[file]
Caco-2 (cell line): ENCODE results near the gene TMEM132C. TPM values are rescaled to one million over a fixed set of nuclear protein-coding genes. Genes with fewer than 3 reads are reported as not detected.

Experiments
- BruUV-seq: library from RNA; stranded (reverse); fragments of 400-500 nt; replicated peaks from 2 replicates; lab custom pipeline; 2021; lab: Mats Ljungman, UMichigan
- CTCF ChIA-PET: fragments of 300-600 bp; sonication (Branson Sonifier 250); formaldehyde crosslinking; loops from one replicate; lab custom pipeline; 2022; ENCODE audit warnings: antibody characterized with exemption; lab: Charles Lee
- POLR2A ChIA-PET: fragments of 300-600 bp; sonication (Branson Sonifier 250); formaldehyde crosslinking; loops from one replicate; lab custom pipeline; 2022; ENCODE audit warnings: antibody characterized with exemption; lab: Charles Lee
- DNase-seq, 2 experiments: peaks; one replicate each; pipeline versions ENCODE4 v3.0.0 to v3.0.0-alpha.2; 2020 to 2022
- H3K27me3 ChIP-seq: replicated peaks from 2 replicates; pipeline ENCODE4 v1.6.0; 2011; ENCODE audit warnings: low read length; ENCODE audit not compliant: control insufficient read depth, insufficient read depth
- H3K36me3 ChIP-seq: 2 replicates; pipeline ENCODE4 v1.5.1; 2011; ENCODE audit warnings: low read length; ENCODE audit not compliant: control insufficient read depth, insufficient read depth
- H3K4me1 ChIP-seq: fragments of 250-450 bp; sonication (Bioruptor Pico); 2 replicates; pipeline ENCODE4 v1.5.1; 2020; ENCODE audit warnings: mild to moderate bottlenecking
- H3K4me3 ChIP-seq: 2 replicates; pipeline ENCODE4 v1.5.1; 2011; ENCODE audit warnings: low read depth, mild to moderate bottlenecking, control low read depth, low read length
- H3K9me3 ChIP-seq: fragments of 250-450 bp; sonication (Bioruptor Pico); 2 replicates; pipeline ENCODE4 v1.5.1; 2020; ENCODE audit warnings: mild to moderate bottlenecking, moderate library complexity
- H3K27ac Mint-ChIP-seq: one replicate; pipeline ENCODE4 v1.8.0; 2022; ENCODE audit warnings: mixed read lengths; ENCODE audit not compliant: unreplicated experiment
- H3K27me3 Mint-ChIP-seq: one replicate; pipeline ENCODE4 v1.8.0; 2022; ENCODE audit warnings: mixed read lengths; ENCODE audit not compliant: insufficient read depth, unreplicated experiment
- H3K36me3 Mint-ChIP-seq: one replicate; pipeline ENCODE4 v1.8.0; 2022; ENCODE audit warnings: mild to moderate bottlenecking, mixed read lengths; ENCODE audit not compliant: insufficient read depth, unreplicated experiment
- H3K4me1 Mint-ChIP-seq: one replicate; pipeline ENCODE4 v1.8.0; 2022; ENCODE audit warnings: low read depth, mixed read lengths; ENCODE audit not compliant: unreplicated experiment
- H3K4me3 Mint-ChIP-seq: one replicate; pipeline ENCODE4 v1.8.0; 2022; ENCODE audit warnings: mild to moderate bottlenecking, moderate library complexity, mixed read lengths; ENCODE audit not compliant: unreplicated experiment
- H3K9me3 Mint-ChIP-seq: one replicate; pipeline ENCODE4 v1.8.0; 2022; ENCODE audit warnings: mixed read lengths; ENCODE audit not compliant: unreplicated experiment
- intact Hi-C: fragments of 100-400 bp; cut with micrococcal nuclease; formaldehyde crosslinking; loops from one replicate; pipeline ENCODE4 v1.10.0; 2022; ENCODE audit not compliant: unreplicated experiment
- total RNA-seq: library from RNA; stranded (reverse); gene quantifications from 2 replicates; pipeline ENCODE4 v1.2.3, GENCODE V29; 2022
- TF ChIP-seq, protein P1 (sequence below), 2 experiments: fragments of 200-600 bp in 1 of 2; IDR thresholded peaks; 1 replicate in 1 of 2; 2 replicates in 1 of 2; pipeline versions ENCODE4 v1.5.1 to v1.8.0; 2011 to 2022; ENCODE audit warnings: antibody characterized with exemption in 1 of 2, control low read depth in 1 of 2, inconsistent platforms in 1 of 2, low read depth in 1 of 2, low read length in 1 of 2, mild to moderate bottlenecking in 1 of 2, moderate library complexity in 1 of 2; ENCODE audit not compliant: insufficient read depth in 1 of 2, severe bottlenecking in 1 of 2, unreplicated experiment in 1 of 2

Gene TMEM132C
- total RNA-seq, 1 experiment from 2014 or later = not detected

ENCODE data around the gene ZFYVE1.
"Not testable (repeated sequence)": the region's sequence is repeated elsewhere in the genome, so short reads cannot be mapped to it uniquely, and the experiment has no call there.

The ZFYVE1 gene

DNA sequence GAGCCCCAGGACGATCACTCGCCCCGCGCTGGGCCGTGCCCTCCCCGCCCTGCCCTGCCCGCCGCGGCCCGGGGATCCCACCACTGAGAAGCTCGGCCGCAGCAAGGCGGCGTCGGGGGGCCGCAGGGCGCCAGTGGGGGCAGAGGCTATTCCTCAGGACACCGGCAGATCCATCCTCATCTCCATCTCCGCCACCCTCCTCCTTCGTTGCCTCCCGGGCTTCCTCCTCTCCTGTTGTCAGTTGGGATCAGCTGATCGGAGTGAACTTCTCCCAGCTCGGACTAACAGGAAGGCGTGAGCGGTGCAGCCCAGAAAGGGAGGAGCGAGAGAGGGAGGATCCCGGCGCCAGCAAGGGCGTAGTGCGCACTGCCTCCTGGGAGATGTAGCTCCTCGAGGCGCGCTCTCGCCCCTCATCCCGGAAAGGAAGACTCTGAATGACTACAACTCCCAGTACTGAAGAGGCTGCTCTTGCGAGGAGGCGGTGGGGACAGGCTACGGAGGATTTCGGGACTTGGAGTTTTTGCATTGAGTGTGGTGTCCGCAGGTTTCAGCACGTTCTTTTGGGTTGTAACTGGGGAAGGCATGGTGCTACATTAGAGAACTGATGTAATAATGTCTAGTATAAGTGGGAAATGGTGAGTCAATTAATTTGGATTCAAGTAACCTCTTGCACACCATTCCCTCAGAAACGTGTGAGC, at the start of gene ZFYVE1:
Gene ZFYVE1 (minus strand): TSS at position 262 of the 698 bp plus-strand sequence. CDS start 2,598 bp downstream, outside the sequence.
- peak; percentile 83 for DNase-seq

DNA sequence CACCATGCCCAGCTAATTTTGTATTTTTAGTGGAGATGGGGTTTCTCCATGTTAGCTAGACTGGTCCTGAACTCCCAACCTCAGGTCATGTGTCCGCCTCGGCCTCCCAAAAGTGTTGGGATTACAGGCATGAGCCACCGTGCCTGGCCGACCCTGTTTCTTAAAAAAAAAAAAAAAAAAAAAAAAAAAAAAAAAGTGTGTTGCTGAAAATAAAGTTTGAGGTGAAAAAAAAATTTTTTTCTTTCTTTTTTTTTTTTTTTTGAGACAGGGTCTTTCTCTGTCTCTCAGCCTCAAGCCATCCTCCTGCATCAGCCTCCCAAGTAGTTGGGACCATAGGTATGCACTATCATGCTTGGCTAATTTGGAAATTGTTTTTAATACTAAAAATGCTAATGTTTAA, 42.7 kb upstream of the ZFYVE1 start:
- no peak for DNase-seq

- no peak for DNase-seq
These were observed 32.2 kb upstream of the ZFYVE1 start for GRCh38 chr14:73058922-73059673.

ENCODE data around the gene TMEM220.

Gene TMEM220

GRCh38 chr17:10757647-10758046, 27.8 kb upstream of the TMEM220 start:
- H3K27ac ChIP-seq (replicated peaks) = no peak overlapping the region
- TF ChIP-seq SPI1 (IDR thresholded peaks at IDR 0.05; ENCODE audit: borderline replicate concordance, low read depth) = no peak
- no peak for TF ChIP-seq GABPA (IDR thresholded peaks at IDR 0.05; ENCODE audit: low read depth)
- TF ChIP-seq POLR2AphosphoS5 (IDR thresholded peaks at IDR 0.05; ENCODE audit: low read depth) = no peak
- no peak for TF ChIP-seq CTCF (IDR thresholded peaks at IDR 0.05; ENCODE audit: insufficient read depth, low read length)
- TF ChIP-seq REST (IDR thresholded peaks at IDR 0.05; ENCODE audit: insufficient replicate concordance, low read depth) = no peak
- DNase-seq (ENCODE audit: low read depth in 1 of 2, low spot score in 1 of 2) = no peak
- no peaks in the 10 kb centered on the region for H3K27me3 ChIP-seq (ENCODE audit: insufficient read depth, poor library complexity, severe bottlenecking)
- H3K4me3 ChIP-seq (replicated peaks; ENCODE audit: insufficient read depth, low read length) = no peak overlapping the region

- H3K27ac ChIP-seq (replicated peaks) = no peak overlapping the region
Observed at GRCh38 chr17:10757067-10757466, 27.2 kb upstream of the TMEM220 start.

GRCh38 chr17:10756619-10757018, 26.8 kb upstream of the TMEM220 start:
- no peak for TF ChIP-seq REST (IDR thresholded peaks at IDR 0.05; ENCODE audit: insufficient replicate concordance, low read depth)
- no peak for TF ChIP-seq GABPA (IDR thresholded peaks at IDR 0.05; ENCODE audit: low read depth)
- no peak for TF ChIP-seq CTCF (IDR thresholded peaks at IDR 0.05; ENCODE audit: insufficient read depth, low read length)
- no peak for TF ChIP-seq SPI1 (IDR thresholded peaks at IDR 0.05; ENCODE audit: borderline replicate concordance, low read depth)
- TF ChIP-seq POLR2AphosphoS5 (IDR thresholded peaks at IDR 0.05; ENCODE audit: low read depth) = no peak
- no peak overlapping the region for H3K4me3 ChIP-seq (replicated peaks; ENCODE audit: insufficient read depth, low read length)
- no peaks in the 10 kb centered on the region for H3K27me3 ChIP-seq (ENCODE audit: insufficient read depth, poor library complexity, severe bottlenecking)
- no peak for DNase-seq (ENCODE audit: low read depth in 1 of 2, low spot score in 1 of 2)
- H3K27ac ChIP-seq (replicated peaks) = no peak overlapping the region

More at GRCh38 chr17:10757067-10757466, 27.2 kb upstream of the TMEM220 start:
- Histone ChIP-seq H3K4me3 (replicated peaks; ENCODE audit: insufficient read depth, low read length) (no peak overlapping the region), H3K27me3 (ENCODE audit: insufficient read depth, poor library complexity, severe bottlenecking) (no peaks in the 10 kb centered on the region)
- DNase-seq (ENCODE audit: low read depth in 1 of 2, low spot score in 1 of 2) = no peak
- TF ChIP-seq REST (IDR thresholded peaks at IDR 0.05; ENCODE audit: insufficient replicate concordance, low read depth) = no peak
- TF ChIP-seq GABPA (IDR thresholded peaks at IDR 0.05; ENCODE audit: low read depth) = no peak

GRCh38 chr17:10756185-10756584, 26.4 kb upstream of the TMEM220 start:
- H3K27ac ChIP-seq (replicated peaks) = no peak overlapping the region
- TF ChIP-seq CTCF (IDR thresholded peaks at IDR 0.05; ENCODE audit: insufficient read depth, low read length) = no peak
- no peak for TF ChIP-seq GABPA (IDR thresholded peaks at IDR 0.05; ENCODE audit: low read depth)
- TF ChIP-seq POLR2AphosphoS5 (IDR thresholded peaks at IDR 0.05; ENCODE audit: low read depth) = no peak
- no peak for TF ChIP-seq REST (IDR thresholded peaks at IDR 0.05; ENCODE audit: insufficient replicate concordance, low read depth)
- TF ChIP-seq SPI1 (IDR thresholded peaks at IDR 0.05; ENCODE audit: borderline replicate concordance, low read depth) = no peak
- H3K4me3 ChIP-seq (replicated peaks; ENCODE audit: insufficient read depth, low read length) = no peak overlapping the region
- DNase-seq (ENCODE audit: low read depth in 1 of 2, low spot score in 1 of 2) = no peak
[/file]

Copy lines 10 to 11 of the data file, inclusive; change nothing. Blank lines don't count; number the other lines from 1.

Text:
- H3K4me3 ChIP-seq: 2 replicates; pipeline ENCODE4 v1.5.1; 2011; ENCODE audit warnings: low read depth, mild to moderate bottlenecking, control low read depth, low read length
- H3K9me3 ChIP-seq: fragments of 250-450 bp; sonication (Bioruptor Pico); 2 replicates; pipeline ENCODE4 v1.5.1; 2020; ENCODE audit warnings: mild to moderate bottlenecking, moderate library complexity